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Table of Contents

War History of the Australian Meteorological Service




Chapter 1: D.Met.S.—Australia's Wartime Weather Service

Chapter 2: The Weather Factor in Warfare

Chapter 3: Met in the Retreat

Chapter 4: Met in the Advance

Chapter 5: Meteorology in Aviation

Chapter 6: Central Forecasting Services

Chapter 7: Met With the Army

Chapter 8: Research and Personnel Training
Radiosonde Personnel
Chemical Warfare Experiments
Training of Outside Personnel
Miscellaneous Training and Lectures
Civil Air Lines' Trainees
Compilation of Notes and Manuals
Meteorological and Climatic Reports
Coastal and Seaward Areas
Enemy Occupied Areas
Training Statistics

Chapter 9: Instrumental Development and Maintenance

Chapter 10: Scientific Developments in the RAAF Meteorological Service

Chapter 11: Divisional Bureaux and Their Work

Appendix 1: List of Reports Provided by D.Met.S. for Advances Operational Planning and Other Purposes

Appendix 2: List of Service Personnel RAAF Meteorological Service

Appendix 3: List of Civilian Personnel Who Worked Together with Service Personnel of the RAAF Meteorological Service

Appendix 4: List of Locations at which RAAF Meteorological Service Personnel Served


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Miscellaneous Training and Lectures

Apart from these comprehensive activities, D.Met.S. also provided training for smaller groups of various types. This included lectures, between 1942 and 1945, to the RAAF photographic reconnaissance squadron, Laverton, which underwent two courses, each of two lectures, on the subject of clouds and weather in tropical regions; three courses, each of three lectures, to intelligence officers on weather, clouds and interpretation of the synoptic chart in tropical regions;
eight one lecture courses on the organisation and operation of the RAAF Meteorological Service, to members of the War Staff Officers' School, Mount Martha; three courses, of three lectures, on aviation hazards and interpretation of the synoptic chart, to operations room officers; four courses, comprising two lectures each on climate in the tropics, to members of the medical hygiene section; a general lecture to signals security officers on meteorological organisation, codes and ciphers and instruction in general weather science to RAAF pilots and navigators at Point Cook.

Other tasks of this nature that fell to D.Met.S. research and training section included formation of a syllabus of lectures for the training of RAAF and Department of Civil Aviation aerodrome control personnel in courses conducted at Laverton, and provision of training facilities for Dutch meteorological personnel at RAAF 88OBU, Bundaberg (Qld).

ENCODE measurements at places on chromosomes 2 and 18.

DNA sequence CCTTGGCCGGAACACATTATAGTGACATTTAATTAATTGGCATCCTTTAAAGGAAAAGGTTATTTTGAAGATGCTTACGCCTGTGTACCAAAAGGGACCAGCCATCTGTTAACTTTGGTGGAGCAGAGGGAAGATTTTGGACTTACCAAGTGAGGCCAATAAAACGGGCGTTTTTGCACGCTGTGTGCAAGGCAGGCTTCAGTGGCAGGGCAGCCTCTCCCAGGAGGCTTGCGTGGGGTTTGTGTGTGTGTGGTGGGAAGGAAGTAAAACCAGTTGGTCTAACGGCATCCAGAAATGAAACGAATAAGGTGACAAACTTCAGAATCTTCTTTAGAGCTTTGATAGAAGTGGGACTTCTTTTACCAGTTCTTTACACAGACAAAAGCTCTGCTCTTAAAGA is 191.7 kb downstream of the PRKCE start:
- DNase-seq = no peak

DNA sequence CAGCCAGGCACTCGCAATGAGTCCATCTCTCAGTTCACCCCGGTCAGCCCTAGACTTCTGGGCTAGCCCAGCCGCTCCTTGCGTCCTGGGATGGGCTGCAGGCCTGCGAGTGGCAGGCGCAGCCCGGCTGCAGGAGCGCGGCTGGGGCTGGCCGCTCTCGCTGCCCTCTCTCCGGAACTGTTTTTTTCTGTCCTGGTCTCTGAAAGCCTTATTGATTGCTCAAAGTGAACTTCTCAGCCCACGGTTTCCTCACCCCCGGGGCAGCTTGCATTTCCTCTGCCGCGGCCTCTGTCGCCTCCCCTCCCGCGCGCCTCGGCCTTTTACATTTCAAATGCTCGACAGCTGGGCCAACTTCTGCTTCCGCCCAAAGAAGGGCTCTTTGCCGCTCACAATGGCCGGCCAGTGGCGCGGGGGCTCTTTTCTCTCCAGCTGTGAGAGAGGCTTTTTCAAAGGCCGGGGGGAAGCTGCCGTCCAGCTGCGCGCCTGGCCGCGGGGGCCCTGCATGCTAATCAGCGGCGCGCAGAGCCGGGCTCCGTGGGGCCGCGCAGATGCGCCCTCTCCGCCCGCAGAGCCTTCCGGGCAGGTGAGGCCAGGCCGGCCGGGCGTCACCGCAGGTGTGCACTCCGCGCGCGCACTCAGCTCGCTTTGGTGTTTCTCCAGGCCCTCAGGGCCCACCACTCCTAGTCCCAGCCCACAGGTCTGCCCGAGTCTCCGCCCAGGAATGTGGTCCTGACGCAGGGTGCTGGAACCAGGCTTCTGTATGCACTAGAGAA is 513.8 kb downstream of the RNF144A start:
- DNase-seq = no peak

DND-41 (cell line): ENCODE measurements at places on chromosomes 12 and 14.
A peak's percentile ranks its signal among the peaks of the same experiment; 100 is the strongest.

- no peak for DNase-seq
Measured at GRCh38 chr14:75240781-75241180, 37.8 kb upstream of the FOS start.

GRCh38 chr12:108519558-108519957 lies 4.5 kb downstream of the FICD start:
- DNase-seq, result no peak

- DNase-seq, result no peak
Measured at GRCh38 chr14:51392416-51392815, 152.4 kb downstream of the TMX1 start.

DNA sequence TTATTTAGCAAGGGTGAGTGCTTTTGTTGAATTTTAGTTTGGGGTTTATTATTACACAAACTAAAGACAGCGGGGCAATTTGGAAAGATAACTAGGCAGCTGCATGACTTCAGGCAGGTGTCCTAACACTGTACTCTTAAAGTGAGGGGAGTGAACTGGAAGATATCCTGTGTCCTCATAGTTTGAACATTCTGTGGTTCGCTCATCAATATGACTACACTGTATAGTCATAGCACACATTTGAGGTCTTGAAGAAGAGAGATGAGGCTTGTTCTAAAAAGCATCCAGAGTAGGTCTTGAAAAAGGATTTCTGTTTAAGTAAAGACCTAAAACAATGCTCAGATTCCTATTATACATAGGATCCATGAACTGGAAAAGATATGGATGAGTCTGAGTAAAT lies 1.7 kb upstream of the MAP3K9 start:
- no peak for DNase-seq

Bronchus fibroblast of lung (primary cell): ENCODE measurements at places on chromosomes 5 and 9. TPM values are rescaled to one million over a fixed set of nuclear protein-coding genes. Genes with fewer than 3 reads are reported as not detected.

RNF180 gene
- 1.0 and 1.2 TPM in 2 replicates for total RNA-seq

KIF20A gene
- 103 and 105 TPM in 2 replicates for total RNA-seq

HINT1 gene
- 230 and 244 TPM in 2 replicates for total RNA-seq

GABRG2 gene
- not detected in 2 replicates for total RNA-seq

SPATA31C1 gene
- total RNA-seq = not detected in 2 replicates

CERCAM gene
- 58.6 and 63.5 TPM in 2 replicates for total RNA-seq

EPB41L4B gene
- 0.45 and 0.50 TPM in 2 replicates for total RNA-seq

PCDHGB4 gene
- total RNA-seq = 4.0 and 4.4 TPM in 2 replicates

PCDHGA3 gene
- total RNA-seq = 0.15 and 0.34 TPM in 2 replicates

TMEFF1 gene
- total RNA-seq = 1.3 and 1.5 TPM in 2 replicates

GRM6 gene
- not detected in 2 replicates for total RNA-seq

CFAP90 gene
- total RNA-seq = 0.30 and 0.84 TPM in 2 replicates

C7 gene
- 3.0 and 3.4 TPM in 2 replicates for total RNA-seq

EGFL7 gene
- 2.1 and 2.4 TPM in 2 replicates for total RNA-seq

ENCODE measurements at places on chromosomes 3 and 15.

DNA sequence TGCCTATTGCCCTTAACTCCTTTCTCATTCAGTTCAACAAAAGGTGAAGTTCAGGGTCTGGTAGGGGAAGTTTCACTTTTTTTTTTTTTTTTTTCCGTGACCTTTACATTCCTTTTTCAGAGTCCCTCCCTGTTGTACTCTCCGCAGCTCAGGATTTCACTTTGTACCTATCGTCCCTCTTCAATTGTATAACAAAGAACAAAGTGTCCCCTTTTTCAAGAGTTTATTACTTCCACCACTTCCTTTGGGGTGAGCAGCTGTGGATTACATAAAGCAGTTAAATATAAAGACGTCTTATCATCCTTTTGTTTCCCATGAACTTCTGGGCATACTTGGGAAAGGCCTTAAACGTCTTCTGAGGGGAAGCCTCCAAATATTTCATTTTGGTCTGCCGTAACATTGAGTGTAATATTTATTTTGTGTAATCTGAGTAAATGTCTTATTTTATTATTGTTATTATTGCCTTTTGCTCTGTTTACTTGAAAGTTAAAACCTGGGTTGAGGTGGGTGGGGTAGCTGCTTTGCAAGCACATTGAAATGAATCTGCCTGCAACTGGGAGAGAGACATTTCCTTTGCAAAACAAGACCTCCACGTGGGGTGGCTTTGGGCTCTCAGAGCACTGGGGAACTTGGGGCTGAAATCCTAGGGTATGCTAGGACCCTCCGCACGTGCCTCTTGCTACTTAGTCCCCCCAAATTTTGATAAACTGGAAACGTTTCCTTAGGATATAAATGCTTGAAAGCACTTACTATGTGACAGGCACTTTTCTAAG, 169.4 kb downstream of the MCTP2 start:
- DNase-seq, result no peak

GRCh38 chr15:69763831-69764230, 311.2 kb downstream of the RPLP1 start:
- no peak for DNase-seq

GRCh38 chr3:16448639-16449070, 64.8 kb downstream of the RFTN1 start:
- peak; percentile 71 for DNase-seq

Another activity was the training of three members of the prewar civilian staff of the weather organisation as cadet meteorologists—a task commenced in April 1940, and continued by the RAAF Directorate of Meteorological Services until the project was brought to a conclusion during 1942. This plan of training included lectures in theoretical meteorology at the University of Melbourne, under Dr F. Loewe; in applied meteorology at the Melbourne Weather Bureau, and in practical work in the research and training, aviation, climatological and forecasting sections. Cadets also spent a little time in the administration and drafting sections, together with an apprenticeship in the meteorological section at Essendon aerodrome (Vic). Responsibility for this instruction was in the hands of the research and training section, which furnished to the University authorities certificates of satisfactorily performed practical work that were accepted in place of the prescribed work in a university meteorological laboratory. Incidentally, this training extended over two years instead of three, as in normal times, largely due to experience gained with three cadets trained earlier in the meteorological organisation.

Meteorology I—a year long course which gives permanent officers of the Commonwealth Public Service who are successful at the examination some rights towards subsequent advancement—also was necessarily carried on during the war. Candidates offered themselves for this instruction every year throughout the war, so that five courses were completed by August 1945, and a sixth commenced almost immediately. One section—theoretical meteorology, was conducted by Dr Loewe, principles and practice of forecasting, by Wing Commander H. M. Treloar and the others—aeronautical, synoptic and instrumental meteorology and meteorological statistics—by Sqn Ldr Hogan (1896–1970), with Mr K. C. McKenzie as assistant. Mr McKenzie later conducted the major part of this course.

At the commencement, syllabi were framed, text and reference books allotted and lecture notes prepared for distribution. The near year long course commenced about September, trainees thereafter receiving lecture notes and problems for working out at regular intervals until examinations, which were usually held in July.

Organisations in Australian Science at Work - Directorate of Meteorological Services (D.Met.S)

People in Bright Sparcs - Hogan, John; Loewe, Fritz; Treloar, Harry Mayne

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Haldane, T. 1997 'War History of the Australian Meteorological Service in the Royal Australian Air Force April 1941 to July 1946', Metarch Papers, No. 10 October 1997, Bureau of Meteorology

© Online Edition Australian Science and Technology Heritage Centre and Bureau of Meteorology 2001
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